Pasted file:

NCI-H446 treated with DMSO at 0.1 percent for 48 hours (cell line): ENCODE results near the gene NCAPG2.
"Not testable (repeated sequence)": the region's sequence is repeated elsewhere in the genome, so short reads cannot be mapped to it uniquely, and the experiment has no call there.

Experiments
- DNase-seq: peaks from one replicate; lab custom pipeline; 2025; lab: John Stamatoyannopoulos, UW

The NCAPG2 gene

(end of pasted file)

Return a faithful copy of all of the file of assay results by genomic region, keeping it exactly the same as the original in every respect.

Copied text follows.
NCI-H446 treated with DMSO at 0.1 percent for 48 hours (cell line): ENCODE results near the gene NCAPG2.
"Not testable (repeated sequence)": the region's sequence is repeated elsewhere in the genome, so short reads cannot be mapped to it uniquely, and the experiment has no call there.

Experiments
- DNase-seq: peaks from one replicate; lab custom pipeline; 2025; lab: John Stamatoyannopoulos, UW

The NCAPG2 gene